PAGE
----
For many people, divorce is their first experience with a personal legal matter. Once they decide to divorce, our clients sometimes seek advice from family and friends before contacting us. However, hearing about someone else’s experience can lead to a variety of divorce misconceptions. Below are a few common myths we often clear up when consulting with our clients for the first time.
Myth: Divorce in any state means dividing property 50/50.
Every state has different divorce laws. Pennsylvania and New Jersey are equitable distribution states. In other words, the court expects couples to divide their marital assets and marital debts fairly. Anything purchased during the marriage is presumed to be “marital property,” even if an item is in only one spouse’s name. Likewise, any debts acquired during marriage are marital debts, regardless of title. If a couple cannot reach a divorce settlement on their own, the court will determine how to divide their property and debts. Other states, like California, have a 50/50 division rule.
Myth: One spouse has an advantage if the other spouse had an affair.
Infidelity can impact the outcome of a divorce in some states, but not in Pennsylvania or New Jersey. During the equitable distribution process, the court does not consider fault or marital misconduct. Instead, important factors include the length of marriage, the spouses’ age, health and income, prenuptial agreements, and others.
Myth: Mothers have a better chance of getting custody of the kids.
Fathers sometimes think there’s no point in arguing for joint custody, which allows them to share responsibilities and/or physical control of their children. The truth is, no custody laws in the U.S. grant preferential treatment to mothers when establishing a custody order. With any custody arrangement, the best interest of the child is of primary importance. Factors vary from state to state, but they often include:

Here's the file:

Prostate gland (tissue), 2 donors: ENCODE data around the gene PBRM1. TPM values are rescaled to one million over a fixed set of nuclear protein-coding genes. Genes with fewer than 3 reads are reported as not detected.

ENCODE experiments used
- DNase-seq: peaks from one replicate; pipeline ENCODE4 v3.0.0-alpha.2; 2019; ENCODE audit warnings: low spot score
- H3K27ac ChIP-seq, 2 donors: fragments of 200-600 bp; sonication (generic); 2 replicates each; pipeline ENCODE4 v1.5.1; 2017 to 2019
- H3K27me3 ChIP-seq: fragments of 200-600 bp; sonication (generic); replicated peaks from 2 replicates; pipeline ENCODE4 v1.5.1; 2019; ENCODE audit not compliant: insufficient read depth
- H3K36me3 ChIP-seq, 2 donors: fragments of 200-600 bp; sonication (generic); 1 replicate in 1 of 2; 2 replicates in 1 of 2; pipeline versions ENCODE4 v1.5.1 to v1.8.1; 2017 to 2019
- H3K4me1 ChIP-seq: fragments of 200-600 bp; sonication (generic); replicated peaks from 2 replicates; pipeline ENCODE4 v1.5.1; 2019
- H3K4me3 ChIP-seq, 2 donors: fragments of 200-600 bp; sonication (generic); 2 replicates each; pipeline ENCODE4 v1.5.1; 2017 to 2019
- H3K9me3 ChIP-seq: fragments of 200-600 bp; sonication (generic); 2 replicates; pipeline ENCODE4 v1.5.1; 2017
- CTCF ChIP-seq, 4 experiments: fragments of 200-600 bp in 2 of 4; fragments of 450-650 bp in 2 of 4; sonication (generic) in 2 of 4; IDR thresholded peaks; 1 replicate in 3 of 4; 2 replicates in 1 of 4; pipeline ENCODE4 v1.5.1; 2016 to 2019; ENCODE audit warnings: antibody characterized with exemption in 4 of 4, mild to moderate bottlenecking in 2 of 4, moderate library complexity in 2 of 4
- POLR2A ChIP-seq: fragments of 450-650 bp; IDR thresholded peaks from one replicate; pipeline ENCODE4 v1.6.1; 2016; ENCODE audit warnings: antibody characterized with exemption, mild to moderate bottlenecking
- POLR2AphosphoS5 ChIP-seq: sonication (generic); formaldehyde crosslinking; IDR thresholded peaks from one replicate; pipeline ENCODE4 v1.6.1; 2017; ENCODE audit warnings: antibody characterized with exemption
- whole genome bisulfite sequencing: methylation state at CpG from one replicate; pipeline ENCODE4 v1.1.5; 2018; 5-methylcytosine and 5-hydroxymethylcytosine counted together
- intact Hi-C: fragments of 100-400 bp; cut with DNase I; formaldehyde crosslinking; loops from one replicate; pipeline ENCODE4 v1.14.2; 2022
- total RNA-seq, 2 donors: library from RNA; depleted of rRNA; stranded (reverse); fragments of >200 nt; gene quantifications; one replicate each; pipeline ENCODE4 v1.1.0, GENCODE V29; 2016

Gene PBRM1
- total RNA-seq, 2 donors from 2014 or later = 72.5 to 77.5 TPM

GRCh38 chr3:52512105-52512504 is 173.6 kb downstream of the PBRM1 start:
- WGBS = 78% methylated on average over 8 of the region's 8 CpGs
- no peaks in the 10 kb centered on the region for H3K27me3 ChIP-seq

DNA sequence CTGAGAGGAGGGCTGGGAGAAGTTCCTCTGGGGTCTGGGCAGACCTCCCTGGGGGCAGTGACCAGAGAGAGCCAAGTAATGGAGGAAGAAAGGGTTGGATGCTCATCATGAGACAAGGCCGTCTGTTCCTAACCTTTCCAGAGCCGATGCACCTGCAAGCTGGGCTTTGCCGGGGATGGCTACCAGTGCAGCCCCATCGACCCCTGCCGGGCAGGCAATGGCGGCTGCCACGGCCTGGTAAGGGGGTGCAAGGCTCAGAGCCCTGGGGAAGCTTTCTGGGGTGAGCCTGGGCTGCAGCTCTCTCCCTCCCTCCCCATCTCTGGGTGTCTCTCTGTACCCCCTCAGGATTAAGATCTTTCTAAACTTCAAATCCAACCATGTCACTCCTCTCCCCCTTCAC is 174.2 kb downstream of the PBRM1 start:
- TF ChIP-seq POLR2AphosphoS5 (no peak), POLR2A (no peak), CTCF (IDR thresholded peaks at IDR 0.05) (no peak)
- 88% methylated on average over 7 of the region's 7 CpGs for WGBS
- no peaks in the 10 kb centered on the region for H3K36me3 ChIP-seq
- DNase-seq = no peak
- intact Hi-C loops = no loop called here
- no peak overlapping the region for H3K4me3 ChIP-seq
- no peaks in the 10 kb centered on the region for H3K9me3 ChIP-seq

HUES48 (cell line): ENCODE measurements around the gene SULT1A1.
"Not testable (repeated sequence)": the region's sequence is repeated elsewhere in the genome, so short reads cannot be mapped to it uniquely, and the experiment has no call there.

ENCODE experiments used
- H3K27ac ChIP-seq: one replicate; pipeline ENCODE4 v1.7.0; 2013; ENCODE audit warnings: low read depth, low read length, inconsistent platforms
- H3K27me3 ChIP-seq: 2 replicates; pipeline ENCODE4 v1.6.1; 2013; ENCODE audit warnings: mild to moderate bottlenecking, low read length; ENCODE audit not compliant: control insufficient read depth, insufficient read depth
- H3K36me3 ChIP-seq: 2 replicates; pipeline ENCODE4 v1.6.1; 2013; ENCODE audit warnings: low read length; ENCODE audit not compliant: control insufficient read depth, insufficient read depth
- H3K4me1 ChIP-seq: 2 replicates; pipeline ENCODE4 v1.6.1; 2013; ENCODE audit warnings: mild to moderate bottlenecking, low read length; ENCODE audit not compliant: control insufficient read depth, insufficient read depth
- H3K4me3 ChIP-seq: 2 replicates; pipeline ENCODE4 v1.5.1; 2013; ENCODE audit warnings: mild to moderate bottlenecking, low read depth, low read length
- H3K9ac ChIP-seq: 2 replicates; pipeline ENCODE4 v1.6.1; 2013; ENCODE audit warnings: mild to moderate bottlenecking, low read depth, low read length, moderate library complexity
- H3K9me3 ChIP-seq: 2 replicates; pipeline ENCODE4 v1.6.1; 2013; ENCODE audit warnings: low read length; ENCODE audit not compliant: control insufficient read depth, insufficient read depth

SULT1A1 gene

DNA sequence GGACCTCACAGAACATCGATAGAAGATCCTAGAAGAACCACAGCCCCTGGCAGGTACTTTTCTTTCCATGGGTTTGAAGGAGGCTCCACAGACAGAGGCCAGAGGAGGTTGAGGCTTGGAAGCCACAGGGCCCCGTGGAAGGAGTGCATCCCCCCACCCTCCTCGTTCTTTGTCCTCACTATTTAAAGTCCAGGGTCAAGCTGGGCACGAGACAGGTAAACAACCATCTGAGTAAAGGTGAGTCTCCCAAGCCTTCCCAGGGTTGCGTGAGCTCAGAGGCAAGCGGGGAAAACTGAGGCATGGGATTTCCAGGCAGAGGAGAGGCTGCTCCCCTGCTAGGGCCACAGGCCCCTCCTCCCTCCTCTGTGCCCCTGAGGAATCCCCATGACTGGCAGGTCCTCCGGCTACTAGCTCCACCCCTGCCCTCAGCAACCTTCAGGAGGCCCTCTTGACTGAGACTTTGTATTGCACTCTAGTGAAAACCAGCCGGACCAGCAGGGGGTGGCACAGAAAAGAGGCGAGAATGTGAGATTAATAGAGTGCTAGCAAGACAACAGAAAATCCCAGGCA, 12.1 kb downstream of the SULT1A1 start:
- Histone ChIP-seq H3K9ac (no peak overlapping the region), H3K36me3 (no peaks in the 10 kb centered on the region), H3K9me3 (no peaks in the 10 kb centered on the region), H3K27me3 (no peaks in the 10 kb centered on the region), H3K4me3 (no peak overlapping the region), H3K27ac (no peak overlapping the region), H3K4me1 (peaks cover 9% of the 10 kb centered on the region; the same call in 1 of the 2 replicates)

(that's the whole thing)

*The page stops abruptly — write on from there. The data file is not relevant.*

- The relationship between the child and each parent
- Each parent’s ability to meet the child’s basic needs
- The mental and physical needs of the child
- Any history of domestic violence in the home
Unless the court finds one parent is unfit for custody, Pennsylvania and New Jersey most often award parents shared physical and legal custody.
Myth: Alimony in PA – 1 year of alimony for every 3 years of marriage
Alimony is a secondary remedy in Pennsylvania, meaning only if the parties are not made whole after the marital property is divided will the court consider alimony. An important factor the courts have recently been looking to is how close to retirement age are the parties. If close to retirement, may not award any alimony regardless of the disparities in income. Also county specific, Montco and Philadelphia recently really averse to alimony. Very case specific and important for attorney to understand your facts and be familiar with the idiosyncrasies of the county in which your action is pending.
Overcoming Divorce Misconceptions
As attorneys, we can’t prevent our clients from receiving incorrect facts, but we can go the extra mile to keep them as well-informed as possible. At Petrelli Previtera, we stay in touch by making ourselves available to address questions and concerns. When we’re there to provide the right information, our clients can make the best decisions for their lives.